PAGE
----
How things have changed in 10 years

The Red Sox scored 20 runs last night, which prompted me to check the last they did that: It was 2003, against the Marlins. Here's the box score. Pretty crazy game. Carl Pavano started for the Marlins and gave up six hits and in a row and was removed. Michael Tejera came on and gave up four hits and a walk to the first five batters he faced and was removed. Finally, Allen Levrault entered and retired the 12th batter of the inning for the first out.

And then gave up a single, walk, flyball, walk, double, walk and single, only escaping the inning when Bill Mueller got thrown at home plate. The Red Sox sent 19 batters to the plate -- Johnny Damon got three hits in the inning -- and got 13 hits and 14 runs. Imagine if you couldn't find a parking space and showed up in the second inning. The Red Sox would pound out 28 hits that and the Marlins would throw 252 pitches. The game took 4 hours and 7 minutes to play (some things about the Red Sox haven't changed).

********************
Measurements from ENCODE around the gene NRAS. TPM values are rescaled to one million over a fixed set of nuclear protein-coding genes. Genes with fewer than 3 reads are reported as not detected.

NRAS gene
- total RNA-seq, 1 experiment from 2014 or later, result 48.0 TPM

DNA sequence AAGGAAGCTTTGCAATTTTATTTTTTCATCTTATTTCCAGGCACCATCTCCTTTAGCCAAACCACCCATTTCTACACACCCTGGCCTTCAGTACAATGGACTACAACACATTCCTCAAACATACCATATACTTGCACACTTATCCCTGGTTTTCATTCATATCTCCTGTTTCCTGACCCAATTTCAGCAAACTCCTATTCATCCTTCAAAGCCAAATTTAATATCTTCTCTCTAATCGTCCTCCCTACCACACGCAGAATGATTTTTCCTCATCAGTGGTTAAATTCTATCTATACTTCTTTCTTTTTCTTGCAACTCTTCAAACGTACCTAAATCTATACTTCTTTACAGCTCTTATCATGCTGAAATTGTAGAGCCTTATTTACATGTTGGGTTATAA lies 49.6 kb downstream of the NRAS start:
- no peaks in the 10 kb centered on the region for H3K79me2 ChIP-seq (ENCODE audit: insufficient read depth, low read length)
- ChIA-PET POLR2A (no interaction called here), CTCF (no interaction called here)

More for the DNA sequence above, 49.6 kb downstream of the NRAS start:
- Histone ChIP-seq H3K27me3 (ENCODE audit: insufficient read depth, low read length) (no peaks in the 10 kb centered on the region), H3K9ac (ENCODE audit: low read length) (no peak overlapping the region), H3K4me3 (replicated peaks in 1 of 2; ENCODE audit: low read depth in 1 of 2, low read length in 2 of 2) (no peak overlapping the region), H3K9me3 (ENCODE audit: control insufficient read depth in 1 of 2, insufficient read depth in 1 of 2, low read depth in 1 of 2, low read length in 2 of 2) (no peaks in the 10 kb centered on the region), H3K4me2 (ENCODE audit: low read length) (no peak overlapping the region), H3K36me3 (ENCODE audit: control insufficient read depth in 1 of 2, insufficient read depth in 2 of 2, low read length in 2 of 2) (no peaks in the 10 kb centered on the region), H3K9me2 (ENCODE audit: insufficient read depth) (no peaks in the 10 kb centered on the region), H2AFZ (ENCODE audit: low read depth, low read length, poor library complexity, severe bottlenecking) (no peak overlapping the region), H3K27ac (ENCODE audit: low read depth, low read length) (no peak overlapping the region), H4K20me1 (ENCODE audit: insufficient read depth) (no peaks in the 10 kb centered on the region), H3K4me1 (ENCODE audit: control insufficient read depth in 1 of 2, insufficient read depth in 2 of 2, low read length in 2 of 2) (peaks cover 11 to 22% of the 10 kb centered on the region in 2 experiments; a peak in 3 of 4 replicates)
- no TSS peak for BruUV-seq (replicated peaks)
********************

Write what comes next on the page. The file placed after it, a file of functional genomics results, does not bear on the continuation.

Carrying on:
The Marlins, of course, went on to win the World Series.

What struck me, however, was the potency of that Red Sox lineup, a reminder of how much the game has changed in just 10 years. Bill Mueller hit eighth that day (he hit seventh or eighth much of the time that season); he would be the American League batting champion in 2003. He had a .938 OPS, which would rank fifth in the majors right now. Jason Varitek hit ninth. He would finish the season hitting .273 with 25 home runs and a slugging percentage over .500. His .863 OPS would currently rank ninth in the AL in 2013. He hit ninth for the Red Sox that postseason. Repeat. Ninth. Six members of that lineup would rank in the top 10 of AL hitters this year based on their OPS.

That 25-run outburst came in the middle of an amazing stretch of offense for the Red Sox. In an 11-game period from June 24 to July 5, they hit .347 and averaged 9.5 runs per game, scoring 10 or more six times. They scored 10-plus runs 24 times that year, compared to 15 this season when they lead the majors in runs scored.

Of course, to be fair, that was an all-time great offense -- their .851 OPS is the highest of any team since 1950 (edging out the 1996 Mariners at .850). The Red Sox scored 961 runs, eighth-most since 1950. Still, the average AL team scored 788 runs in 2003 compared to 721 in 2012.

Across the majors, 48 players slugged .500 in 2003 compared to 20 doing it right now.

Anyway, you get the idea, and you can formulate your own reasons as to how and why the game has changed -- better pitching, fewer PEDs, too much home run-or-nothing approaches at the plate. But it's clear: 2003 was a different era, and it wasn't that long ago.